irony here isn't what you think.

--
Neil Stevens - neil@hakubi.us

'A republic, if you can keep it.' -- Benjamin Franklin
4b174722d1b1a4bbd9672e1ab50c30a9?d=identicon&s=25 Ryan Leavengood (Guest)
on 2005-12-16 05:36
(Received via mailing list)
On 12/15/05, Neil Stevens <neil@hakubi.us> wrote:
>
> Actually, I think you should read more carefully what I wrote.  The
> irony here isn't what you think.

Yes I see. Actually your statement can be interpreted either way,
based on context. Since I hadn't read the thread for several hours I
forgot which side of the debate you were on. So, when I read this:

"I think that's exactly what some people want you to do.  People don't
want to be told that they're lousy coders, and their poor practices have
only been made to work through a special case in the language
interpreter."

It sounded like you wanted Jeff to shut up, and that you were in the
group being called lousy coders and you didn't like it. But now I see
you were talking about other people in the nasty way shown all over
this thread.

I don't know if you will fit in the Ruby community because we are
generally a nice bunch of people and your behavior on this thread
hasn't been very nice. In case the life lesson hasn't been taught to
you yet, you attract more flies with honey than with vinegar, so to
speak.

Regards,
Ryan
3c155ef399326d533efc2eb91ac992e5?d=identicon&s=25 Neil Stevens (Guest)
on 2005-12-16 05:45
(Received via mailing list)
Ryan Leavengood wrote:
> I don't know if you will fit in the Ruby community because we are
> generally a nice bunch of people and your behavior on this thread
> hasn't been very nice. In case the life lesson hasn't been taught to
> you yet, you attract more flies with honey than with vinegar, so to
> speak.

I never called out anyone in particular, didn't have anyone in mind in
fact, but it's funny how some people are insecure enough that they're
getting offended by what I wrote, and getting so defensive that they
feel the need to lash out in return.

It reminds me of a saying: "If you throw a rock into a pack of dogs, the
dog that yelps loudest is the one that got hit."

--
Neil Stevens - neil@hakubi.us

'A republic, if you can keep it.' -- Benjamin Franklin
31e038e4e9330f6c75ccfd1fca8010ee?d=identicon&s=25 Gregory Brown (Guest)
on 2005-12-16 05:48
(Received via mailing list)
On 12/15/05, Neil Stevens <neil@hakubi.us> wrote:

>
> It reminds me of a saying: "If you throw a rock into a pack of dogs, the
> dog that yelps loudest is the one that got hit."

That's the point you missed.  Rubyists don't throw rocks at dogs.
C67cd5ddac08f7fd35dad888e3bf5182?d=identicon&s=25 Adam Sroka (Guest)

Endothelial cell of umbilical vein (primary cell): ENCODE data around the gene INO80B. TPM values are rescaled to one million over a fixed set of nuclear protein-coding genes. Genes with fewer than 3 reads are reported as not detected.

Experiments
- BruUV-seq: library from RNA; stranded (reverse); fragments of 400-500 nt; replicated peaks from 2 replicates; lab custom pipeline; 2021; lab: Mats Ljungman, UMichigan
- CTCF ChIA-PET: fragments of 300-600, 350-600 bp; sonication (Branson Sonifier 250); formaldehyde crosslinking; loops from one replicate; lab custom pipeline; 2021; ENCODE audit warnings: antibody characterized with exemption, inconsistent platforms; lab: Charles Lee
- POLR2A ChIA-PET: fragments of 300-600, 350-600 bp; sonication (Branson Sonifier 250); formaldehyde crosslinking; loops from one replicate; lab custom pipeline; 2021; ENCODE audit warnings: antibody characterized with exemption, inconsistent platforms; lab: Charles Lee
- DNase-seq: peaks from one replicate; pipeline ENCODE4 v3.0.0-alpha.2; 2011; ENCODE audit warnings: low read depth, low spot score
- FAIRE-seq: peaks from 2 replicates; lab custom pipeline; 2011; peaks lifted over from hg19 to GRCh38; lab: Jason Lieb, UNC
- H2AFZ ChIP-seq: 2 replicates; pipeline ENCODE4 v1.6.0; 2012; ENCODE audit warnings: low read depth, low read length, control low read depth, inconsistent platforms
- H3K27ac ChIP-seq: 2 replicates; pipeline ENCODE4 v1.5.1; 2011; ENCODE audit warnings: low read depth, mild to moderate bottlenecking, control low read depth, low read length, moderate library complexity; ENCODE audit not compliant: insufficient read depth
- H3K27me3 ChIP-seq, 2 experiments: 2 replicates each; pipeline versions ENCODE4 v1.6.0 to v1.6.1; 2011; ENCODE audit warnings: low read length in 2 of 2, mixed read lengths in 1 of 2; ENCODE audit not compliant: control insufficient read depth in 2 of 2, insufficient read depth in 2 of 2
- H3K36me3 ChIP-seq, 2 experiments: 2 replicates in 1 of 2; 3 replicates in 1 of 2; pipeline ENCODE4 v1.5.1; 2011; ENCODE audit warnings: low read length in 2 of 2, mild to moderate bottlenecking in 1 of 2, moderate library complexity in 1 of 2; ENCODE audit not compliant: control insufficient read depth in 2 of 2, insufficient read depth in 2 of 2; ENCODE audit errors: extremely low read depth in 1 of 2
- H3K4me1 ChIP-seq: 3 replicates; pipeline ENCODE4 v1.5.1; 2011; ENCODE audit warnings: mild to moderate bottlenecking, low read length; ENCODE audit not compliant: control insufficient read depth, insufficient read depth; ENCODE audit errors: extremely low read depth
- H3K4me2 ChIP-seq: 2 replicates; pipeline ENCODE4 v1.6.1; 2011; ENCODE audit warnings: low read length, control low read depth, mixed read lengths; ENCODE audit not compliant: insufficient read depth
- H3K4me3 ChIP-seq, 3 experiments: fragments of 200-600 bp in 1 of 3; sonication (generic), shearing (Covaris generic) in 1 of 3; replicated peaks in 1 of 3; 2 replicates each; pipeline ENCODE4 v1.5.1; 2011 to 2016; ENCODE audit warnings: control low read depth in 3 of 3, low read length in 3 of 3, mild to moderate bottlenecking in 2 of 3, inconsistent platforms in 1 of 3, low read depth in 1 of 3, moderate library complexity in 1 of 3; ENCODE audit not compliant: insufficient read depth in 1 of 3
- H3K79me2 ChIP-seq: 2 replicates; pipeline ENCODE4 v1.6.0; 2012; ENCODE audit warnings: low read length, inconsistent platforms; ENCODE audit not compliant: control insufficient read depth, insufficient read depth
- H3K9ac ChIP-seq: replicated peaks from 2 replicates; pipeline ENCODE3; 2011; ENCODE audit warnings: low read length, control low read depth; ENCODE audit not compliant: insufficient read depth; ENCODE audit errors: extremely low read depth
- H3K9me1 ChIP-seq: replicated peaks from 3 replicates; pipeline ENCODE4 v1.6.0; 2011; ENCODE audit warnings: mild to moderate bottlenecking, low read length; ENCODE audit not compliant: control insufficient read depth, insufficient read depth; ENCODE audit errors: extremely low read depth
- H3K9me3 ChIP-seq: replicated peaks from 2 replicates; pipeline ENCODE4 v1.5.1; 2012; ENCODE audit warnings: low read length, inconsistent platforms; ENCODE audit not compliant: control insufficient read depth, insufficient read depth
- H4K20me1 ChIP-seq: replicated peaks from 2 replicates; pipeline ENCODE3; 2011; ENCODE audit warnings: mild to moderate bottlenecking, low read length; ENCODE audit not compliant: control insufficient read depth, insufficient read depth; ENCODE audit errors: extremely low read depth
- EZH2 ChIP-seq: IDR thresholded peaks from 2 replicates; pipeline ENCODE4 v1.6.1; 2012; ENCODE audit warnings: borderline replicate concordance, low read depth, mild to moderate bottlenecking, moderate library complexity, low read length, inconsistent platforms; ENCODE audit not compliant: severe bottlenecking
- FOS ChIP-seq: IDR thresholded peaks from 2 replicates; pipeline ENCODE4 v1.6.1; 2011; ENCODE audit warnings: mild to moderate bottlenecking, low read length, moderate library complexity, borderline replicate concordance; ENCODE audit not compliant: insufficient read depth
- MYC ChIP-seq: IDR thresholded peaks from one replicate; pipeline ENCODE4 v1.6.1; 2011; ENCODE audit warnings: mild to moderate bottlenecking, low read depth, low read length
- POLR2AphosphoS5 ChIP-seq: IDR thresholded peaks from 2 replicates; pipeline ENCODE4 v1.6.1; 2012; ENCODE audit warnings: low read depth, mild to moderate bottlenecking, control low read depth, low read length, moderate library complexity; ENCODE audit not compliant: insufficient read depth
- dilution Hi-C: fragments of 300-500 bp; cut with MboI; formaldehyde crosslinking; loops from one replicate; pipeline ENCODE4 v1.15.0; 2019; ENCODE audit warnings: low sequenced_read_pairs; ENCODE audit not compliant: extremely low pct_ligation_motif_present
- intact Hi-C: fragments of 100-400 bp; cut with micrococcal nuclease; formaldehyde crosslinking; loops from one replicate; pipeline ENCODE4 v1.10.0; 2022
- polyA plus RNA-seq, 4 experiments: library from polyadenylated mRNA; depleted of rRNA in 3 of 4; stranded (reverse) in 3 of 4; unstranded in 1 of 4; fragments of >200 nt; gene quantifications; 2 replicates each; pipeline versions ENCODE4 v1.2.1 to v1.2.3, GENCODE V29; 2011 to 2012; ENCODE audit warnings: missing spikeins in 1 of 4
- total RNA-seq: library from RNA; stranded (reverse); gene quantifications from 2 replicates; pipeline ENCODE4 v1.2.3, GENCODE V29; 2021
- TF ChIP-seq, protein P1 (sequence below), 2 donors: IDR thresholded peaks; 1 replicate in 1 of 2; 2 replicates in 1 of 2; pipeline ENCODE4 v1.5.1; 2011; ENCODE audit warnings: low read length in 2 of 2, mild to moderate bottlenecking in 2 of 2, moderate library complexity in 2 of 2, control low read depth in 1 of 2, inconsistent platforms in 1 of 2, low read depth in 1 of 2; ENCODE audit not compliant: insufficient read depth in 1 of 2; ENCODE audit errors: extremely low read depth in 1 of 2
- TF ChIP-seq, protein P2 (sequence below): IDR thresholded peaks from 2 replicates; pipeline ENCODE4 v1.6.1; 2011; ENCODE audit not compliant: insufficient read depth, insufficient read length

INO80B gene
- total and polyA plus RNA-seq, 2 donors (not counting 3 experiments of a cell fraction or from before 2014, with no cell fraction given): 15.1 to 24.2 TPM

on 2005-12-16 05:51
(Received via mailing list)
Gregory Brown wrote:
> On 12/15/05, Neil Stevens <neil@hakubi.us> wrote:
>
>
>> It reminds me of a saying: "If you throw a rock into a pack of dogs, the
>> dog that yelps loudest is the one that got hit."
>>
>
> That's the point you missed.  Rubyists don't throw rocks at dogs.
>
That's just 'cause Ruby rocks are too expensive to throw ;-)
3c155ef399326d533efc2eb91ac992e5?d=identicon&s=25 Neil Stevens (Guest)
on 2005-12-16 05:54
(Received via mailing list)
Gregory Brown wrote:
> On 12/15/05, Neil Stevens <neil@hakubi.us> wrote:
>
>
>>It reminds me of a saying: "If you throw a rock into a pack of dogs, the
>>dog that yelps loudest is the one that got hit."
>
>
> That's the point you missed.  Rubyists don't throw rocks at dogs.

Heh, some humor was perfect for this point in the thread.  Very nice.

--
Neil Stevens - neil@hakubi.us

'A republic, if you can keep it.' -- Benjamin Franklin
F0223b1193ecc3a935ce41a1edd72e42?d=identicon&s=25 Zach Dennis (Guest)
on 2005-12-16 05:54
(Received via mailing list)
Jeff Wood wrote:

> Quite simply, Ruby is *supposed* to be about consistency ... Having the
> "everything is an object, principal of least surprise" mantra, then
> using these which act like a global ( $ ) but aren't actually ( local
> scope ) is just vile.

You have made a common mistake, you are thinking Ruby is meant for your
principle of least surprise, when it is matz's least surprise...

Quoting Matz,

"Besides that, he doesn't understand what POLS means.  Since someone
will surprise for any arbitrary choice, it is impossible to satisfy
"least surprise" in his sense.  The truth is two folds: a) when there
are two or more choices in the language design decision, I take the
one that makes _me_ surprise least. "

http://groups.google.com/group/comp.lang.ruby/msg/...

Zach
4b174722d1b1a4bbd9672e1ab50c30a9?d=identicon&s=25 Ryan Leavengood (Guest)
on 2005-12-16 06:00
(Received via mailing list)
On 12/15/05, Neil Stevens <neil@hakubi.us> wrote:
>
> I never called out anyone in particular, didn't have anyone in mind in
> fact, but it's funny how some people are insecure enough that they're
> getting offended by what I wrote, and getting so defensive that they
> feel the need to lash out in return.

I'm not sure if anyone lashed out really, just pointed out your
rudeness for your own good. You see, by writing the way you have here,
you have sewn bad will, and any further communication from you will
automatically be tainted by your previous behavior. Your opinion will